The Department also supported the government in advancing measures to strengthen the oversight of the payments system. In particular, the government introduced legislative amendments to provide the Bank of Canada with oversight powers over systemically important financial market infrastructure, and released a Retail Payments Oversight Framework for public consultation.

The Department supported Canada's international economic engagement at the G7 and G20 and at international financial institutions. Notably, the Department offered policy advice and logistical support for Canada's G7 Presidency, playing a key role in hosting the G7 Deputies' retreat in Montebello, Quebec, and making major contributions to the G7 Finance and Development Ministers' meeting in Whistler, British Columbia, and the G7 Leaders' Summit in Charlevoix, Quebec. At the G20, the Department supported Canada's participation in the final session of the German Presidency and the opening sessions of Argentina's Presidency. In addition, the Department supported the government's contribution to ongoing efforts to improve international economic coordination through its co-chairmanship of the G20 Framework Working Group.

On international trade, the Department supported the advancement and implementation of Canada's trade policy framework, despite rising protectionism and growing uncertainty in the global trading environment. The Department participated in renegotiations of the North American Free Trade Agreement, the conclusion of the Comprehensive and Progressive Agreement for Trans-Pacific Partnership, and the launch of new Free Trade Agreement negotiations with the Pacific Alliance and Mercosur, and provided advice on other potential negotiations. Efforts to support the competitiveness of Canadian manufacturers with appropriate trade, tariff and border policies continued, including the Budget 2018 announcement to amend the Customs Tariff legislation to ease administrative burden and reduce compliance costs for Canadian businesses and the Canada Border Services Agency. The Department contributed to efforts to assess and respond to the growing number of trade measures taken by other countries, some of which affect Canadian interests.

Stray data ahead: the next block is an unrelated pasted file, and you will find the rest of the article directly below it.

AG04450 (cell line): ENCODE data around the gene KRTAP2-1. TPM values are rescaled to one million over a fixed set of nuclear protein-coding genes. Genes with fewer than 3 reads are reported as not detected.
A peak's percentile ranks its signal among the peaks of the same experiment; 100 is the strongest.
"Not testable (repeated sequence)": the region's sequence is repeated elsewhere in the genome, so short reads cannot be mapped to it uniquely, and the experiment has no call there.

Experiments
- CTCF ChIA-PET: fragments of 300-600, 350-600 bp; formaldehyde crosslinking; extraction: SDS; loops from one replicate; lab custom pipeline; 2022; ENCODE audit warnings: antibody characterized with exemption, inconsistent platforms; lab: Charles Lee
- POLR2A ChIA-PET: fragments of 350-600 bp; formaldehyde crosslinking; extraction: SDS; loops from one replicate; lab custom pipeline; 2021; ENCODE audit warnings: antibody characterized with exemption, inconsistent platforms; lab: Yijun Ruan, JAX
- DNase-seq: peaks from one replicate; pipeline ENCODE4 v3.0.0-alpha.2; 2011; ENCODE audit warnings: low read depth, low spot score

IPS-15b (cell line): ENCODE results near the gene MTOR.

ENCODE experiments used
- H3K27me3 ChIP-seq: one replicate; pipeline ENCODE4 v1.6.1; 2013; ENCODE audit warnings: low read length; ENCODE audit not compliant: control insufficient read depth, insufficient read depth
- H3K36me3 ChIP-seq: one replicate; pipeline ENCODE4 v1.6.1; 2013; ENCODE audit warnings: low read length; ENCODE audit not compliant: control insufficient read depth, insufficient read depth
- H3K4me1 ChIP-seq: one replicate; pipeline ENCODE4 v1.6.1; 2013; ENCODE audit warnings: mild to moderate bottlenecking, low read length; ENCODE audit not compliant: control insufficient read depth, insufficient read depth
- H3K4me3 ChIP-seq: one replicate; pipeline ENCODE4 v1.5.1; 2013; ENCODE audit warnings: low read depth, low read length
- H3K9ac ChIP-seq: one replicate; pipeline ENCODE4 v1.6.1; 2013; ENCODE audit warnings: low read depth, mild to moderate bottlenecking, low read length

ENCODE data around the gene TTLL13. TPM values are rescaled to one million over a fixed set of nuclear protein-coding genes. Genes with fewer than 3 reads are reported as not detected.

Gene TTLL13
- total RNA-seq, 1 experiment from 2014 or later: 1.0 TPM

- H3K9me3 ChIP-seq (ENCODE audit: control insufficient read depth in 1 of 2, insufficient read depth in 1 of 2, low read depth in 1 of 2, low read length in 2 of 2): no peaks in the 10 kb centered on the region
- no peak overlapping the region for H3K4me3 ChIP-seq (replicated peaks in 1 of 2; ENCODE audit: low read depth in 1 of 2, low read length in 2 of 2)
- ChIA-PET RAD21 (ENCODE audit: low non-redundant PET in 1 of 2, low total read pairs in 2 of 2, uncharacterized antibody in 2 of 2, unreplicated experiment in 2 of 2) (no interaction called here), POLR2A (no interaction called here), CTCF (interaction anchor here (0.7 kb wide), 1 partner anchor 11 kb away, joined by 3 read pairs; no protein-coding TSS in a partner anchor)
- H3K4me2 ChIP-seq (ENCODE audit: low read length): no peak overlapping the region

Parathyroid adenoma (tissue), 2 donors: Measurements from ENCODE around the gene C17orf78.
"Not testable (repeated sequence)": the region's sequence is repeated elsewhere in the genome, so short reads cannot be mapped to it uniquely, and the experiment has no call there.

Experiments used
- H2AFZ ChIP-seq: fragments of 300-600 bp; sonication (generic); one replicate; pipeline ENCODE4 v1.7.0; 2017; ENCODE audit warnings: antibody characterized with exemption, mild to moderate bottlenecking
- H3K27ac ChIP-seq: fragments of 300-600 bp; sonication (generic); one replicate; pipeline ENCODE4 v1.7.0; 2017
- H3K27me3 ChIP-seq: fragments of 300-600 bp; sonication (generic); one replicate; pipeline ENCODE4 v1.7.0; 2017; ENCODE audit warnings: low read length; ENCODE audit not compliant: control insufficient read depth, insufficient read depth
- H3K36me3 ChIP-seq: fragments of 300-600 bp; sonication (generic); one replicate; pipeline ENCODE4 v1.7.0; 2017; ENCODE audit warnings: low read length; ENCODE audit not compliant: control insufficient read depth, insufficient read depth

With respect to lessons learned, having a proactive tariff policy, as noted in Report 2—Custom Duties of the Office of the Auditor General's 2017 Spring Reports, and a diverse network of preferential arrangements has positioned Canada's trade policy framework to better respond to current global trading challenges.

Results achieved
Expected results Performance indicators Target Date to achieve target 2017–18
Actual results
2016–17
Actual results
2015–16
Actual results
A sound economic, social, fiscal and financial policy framework Percentage of leading international organizations and major ratings agencies that rate Canada's economic, social, fiscal and financial policy framework as favourable 80% 2017–18 100% 100% 100%